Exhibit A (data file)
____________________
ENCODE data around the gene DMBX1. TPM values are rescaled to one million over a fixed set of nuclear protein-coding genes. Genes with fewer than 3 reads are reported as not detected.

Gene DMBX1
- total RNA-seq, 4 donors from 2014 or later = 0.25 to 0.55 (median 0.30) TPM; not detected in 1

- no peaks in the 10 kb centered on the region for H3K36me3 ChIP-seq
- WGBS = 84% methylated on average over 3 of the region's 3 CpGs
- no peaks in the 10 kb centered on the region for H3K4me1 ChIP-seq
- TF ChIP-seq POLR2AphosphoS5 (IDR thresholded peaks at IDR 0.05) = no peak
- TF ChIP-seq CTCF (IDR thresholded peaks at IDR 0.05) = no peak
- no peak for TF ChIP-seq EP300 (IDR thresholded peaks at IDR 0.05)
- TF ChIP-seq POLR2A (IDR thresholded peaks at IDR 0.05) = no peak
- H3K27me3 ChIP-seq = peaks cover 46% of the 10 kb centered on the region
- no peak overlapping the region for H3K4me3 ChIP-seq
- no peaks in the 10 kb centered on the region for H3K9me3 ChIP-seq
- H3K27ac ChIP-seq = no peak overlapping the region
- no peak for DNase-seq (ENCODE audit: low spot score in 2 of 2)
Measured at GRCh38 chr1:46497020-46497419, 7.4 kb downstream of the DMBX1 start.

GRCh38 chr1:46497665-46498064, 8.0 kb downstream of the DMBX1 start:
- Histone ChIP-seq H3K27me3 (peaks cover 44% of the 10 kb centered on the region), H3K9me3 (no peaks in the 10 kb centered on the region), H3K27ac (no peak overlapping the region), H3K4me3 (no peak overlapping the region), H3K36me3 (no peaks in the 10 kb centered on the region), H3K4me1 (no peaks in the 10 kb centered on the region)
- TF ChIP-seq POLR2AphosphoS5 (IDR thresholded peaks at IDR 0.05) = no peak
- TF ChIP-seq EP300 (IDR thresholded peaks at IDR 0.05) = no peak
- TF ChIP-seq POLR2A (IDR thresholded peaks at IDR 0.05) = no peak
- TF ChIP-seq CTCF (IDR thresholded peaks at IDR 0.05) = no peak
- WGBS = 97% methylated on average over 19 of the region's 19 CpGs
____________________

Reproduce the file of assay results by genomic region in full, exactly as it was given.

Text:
ENCODE data around the gene DMBX1. TPM values are rescaled to one million over a fixed set of nuclear protein-coding genes. Genes with fewer than 3 reads are reported as not detected.

Gene DMBX1
- total RNA-seq, 4 donors from 2014 or later = 0.25 to 0.55 (median 0.30) TPM; not detected in 1

- no peaks in the 10 kb centered on the region for H3K36me3 ChIP-seq
- WGBS = 84% methylated on average over 3 of the region's 3 CpGs
- no peaks in the 10 kb centered on the region for H3K4me1 ChIP-seq
- TF ChIP-seq POLR2AphosphoS5 (IDR thresholded peaks at IDR 0.05) = no peak
- TF ChIP-seq CTCF (IDR thresholded peaks at IDR 0.05) = no peak
- no peak for TF ChIP-seq EP300 (IDR thresholded peaks at IDR 0.05)
- TF ChIP-seq POLR2A (IDR thresholded peaks at IDR 0.05) = no peak
- H3K27me3 ChIP-seq = peaks cover 46% of the 10 kb centered on the region
- no peak overlapping the region for H3K4me3 ChIP-seq
- no peaks in the 10 kb centered on the region for H3K9me3 ChIP-seq
- H3K27ac ChIP-seq = no peak overlapping the region
- no peak for DNase-seq (ENCODE audit: low spot score in 2 of 2)
Measured at GRCh38 chr1:46497020-46497419, 7.4 kb downstream of the DMBX1 start.

GRCh38 chr1:46497665-46498064, 8.0 kb downstream of the DMBX1 start:
- Histone ChIP-seq H3K27me3 (peaks cover 44% of the 10 kb centered on the region), H3K9me3 (no peaks in the 10 kb centered on the region), H3K27ac (no peak overlapping the region), H3K4me3 (no peak overlapping the region), H3K36me3 (no peaks in the 10 kb centered on the region), H3K4me1 (no peaks in the 10 kb centered on the region)
- TF ChIP-seq POLR2AphosphoS5 (IDR thresholded peaks at IDR 0.05) = no peak
- TF ChIP-seq EP300 (IDR thresholded peaks at IDR 0.05) = no peak
- TF ChIP-seq POLR2A (IDR thresholded peaks at IDR 0.05) = no peak
- TF ChIP-seq CTCF (IDR thresholded peaks at IDR 0.05) = no peak
- WGBS = 97% methylated on average over 19 of the region's 19 CpGs